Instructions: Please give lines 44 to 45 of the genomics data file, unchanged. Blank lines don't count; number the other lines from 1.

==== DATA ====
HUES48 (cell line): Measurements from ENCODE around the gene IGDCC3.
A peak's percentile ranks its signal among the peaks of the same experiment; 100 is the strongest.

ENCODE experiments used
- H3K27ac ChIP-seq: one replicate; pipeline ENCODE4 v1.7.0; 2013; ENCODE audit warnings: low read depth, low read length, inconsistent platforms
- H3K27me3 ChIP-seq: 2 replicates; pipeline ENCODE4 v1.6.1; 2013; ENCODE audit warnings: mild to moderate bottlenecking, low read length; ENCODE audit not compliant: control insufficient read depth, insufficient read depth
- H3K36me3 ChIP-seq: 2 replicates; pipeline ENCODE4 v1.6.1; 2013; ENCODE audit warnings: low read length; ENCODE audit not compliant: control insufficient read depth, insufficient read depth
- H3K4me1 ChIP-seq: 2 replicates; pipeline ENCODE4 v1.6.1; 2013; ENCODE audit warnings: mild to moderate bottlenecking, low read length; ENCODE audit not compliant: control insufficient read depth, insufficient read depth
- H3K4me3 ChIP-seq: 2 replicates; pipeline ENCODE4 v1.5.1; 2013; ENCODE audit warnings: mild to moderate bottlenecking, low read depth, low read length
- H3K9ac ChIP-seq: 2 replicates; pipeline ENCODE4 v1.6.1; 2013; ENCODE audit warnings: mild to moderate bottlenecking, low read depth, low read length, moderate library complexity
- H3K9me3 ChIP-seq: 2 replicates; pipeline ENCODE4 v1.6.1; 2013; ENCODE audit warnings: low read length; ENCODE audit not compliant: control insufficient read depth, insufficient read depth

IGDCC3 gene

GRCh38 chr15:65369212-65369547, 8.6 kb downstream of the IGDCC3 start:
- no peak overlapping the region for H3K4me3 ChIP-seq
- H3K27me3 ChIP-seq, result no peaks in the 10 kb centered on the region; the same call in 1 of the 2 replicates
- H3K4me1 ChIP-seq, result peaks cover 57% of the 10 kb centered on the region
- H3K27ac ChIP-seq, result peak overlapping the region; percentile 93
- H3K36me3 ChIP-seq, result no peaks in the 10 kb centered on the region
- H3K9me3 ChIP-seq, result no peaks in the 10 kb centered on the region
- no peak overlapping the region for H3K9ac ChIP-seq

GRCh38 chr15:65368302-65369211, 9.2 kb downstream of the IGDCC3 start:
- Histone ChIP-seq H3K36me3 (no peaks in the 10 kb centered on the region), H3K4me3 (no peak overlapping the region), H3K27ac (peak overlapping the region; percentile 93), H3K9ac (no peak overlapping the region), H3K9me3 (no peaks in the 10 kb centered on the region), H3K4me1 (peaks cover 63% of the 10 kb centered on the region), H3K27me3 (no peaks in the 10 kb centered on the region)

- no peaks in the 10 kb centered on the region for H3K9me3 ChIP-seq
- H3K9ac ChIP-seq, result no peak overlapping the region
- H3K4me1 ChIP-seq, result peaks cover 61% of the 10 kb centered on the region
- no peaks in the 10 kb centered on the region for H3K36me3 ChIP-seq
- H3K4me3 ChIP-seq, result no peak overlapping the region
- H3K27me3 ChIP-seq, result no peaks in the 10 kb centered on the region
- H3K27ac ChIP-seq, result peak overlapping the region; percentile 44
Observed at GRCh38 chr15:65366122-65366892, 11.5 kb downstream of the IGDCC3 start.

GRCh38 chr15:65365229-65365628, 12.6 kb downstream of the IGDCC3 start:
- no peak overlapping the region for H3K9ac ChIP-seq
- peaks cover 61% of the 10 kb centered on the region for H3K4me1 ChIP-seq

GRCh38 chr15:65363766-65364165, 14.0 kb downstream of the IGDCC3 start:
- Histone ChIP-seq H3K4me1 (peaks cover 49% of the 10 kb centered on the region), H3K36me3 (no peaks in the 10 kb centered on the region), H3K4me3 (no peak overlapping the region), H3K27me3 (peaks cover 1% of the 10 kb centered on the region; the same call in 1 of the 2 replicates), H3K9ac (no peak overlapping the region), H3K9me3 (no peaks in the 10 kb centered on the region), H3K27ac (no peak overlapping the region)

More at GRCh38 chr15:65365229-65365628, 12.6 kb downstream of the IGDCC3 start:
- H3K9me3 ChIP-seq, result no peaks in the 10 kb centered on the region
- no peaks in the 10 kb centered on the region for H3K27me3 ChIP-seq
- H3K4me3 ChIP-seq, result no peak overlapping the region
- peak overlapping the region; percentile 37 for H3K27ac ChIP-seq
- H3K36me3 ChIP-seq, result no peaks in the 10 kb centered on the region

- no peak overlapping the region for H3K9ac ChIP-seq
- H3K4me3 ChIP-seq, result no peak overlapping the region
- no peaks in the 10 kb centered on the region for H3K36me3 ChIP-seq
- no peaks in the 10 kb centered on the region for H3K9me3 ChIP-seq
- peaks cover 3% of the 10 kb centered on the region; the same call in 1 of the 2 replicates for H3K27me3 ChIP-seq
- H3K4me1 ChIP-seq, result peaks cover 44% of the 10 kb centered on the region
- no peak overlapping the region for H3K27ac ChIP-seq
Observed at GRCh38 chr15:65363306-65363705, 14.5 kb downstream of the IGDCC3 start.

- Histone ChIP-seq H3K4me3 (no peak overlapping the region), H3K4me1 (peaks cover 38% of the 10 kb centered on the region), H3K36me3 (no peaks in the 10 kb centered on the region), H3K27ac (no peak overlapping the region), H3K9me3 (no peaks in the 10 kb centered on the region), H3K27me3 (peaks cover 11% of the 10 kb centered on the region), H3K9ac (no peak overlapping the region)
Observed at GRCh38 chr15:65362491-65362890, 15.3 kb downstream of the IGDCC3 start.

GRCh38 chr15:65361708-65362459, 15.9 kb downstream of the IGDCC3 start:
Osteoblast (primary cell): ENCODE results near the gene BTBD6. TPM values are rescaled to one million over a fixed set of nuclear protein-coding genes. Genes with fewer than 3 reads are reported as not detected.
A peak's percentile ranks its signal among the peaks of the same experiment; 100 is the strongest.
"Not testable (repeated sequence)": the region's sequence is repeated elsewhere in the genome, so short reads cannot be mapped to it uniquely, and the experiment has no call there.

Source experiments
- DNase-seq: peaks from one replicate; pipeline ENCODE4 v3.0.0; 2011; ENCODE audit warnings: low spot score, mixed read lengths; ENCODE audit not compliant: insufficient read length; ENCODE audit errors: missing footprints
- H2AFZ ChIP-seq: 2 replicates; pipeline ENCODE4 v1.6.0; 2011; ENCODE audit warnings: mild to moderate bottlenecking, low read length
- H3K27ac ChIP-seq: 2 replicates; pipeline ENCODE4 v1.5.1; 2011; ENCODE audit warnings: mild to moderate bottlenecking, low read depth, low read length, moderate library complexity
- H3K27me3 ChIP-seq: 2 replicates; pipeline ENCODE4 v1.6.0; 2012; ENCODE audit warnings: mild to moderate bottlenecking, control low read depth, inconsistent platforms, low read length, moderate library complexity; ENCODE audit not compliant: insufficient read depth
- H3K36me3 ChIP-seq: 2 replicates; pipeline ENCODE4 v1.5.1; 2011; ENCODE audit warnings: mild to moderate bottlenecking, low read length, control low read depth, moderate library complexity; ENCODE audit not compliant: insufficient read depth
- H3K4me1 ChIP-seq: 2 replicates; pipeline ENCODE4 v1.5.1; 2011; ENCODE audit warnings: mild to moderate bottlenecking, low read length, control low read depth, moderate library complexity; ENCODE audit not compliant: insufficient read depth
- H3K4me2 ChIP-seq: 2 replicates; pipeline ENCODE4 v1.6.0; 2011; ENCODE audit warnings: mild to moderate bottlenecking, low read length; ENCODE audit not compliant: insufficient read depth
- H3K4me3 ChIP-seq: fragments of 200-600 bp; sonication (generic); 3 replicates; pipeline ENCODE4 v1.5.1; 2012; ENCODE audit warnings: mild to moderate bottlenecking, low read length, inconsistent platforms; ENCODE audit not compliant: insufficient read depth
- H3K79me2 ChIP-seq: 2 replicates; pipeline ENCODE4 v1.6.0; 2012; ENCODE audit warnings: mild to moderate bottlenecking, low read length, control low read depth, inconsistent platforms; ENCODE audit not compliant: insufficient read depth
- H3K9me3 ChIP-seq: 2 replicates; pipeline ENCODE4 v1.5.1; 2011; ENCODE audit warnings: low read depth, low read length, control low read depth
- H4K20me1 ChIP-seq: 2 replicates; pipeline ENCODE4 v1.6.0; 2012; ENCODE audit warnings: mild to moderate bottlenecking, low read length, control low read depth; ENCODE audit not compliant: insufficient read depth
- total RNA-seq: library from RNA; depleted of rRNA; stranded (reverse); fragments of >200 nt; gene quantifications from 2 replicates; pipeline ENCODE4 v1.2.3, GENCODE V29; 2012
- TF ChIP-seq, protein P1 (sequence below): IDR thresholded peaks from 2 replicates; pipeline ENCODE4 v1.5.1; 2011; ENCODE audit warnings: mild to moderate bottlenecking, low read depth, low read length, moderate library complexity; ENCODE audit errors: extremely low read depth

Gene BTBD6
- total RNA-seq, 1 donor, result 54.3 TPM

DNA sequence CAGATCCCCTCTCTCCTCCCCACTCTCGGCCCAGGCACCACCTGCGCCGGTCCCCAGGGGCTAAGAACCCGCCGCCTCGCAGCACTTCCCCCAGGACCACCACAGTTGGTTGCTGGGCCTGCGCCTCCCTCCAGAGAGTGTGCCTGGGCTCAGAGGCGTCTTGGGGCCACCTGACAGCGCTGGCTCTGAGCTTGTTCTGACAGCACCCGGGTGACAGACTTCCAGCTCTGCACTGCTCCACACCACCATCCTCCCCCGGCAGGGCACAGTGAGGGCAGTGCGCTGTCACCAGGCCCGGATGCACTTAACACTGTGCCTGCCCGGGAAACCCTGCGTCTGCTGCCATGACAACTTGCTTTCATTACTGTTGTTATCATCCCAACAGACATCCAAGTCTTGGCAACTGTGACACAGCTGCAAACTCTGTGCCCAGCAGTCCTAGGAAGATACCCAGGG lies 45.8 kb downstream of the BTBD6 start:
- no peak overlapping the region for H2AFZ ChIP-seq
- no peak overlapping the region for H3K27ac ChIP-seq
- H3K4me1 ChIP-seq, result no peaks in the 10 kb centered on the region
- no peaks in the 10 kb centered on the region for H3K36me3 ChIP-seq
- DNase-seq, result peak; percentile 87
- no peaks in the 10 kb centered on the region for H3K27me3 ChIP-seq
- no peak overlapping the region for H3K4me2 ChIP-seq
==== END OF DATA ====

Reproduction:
- no peaks in the 10 kb centered on the region for H3K9me3 ChIP-seq
- peaks cover 3% of the 10 kb centered on the region; the same call in 1 of the 2 replicates for H3K27me3 ChIP-seq